We support very large patterns and noticed many people drew their own grid of pages on the pattern to find where they are up to. To save people doing that we provide an index sheet showing where the pattern pages relate to the image:
We mark the vertical and horizontal center with a red and blue line and this is repeated on the pattern detail pages together with other useful extras:
Some overlapping stitches from the previous pages to the top and/or left are shown shaded to help you align your pattern to make sure you continue at the correct place when moving to the next page.
We add pointers to the adjacent pages (top, right, bottom and left) to help make sure you continue at the right place.
Our symbols are always clear and unambiguous - we limited any that may be mistaken or confusing.
All our pages are shown in complete block of 10 stitches with no partial rows or columns. The Small / Medium / Large print sizes equate to 8, 6 or 4 major blocks being show across the page.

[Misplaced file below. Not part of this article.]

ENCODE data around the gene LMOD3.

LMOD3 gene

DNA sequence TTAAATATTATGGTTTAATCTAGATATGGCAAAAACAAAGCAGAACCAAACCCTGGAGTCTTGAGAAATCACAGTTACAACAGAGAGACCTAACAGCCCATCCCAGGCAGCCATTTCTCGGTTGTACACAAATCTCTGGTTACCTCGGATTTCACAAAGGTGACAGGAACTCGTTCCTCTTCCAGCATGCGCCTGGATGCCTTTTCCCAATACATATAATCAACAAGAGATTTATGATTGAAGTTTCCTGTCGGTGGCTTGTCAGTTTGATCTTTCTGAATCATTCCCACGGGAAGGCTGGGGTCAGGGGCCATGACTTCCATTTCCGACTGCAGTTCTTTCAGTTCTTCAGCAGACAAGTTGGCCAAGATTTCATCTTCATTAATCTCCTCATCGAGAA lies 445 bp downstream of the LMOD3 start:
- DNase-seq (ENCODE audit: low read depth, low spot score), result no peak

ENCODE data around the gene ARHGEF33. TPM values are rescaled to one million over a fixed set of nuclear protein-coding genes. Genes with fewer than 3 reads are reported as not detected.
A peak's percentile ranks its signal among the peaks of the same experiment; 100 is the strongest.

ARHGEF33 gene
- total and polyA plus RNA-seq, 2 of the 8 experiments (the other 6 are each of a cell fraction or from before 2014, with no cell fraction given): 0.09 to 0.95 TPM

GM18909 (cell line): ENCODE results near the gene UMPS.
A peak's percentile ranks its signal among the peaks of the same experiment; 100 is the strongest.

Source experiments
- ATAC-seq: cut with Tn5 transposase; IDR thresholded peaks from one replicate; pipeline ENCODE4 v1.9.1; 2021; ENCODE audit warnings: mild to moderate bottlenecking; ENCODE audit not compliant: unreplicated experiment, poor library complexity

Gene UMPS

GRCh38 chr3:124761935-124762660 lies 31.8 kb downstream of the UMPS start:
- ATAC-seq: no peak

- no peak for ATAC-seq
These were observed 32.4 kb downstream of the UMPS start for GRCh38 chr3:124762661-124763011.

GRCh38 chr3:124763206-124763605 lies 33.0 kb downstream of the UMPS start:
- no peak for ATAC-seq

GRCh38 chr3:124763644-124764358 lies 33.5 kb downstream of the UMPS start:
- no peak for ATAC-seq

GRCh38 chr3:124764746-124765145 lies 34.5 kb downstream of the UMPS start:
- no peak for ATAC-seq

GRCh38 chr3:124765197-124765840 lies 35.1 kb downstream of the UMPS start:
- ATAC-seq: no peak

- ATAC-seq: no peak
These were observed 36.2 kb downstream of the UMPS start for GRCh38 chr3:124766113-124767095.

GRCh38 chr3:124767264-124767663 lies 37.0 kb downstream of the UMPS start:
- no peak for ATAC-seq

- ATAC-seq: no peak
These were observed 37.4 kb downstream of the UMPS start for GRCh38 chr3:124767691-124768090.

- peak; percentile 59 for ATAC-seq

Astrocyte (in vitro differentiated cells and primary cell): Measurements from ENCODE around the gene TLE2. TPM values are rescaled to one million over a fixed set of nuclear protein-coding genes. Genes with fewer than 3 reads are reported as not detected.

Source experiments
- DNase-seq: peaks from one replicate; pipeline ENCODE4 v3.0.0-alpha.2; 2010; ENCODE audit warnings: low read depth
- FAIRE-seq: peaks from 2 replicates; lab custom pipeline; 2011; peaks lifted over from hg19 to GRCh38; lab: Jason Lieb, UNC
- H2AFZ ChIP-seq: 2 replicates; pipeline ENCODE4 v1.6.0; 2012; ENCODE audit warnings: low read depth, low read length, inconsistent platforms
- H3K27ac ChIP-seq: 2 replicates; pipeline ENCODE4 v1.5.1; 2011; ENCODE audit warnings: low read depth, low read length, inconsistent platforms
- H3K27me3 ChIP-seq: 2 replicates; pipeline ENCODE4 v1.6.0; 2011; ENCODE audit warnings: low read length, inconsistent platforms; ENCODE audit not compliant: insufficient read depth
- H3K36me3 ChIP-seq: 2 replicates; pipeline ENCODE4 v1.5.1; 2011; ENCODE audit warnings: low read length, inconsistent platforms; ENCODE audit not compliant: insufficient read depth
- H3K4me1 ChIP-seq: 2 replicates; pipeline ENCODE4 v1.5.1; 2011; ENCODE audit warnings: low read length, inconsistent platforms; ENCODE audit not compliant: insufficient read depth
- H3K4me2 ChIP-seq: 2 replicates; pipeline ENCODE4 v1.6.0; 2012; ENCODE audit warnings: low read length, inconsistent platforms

This is an example of the large-print version showing the features described above:
We’re very proud of our cross-stitch patterns and many people have said they are the nicest patterns to follow that they have ever used - high praise indeed!
But ultimately, although the pattern format is important, it’s the quality of the pattern conversion that really matters because how the piece comes out is what counts and is what you’ll see on your wall when the pattern you stitched it from is long forgotten (but hey, still re-downloadable for free with our system!).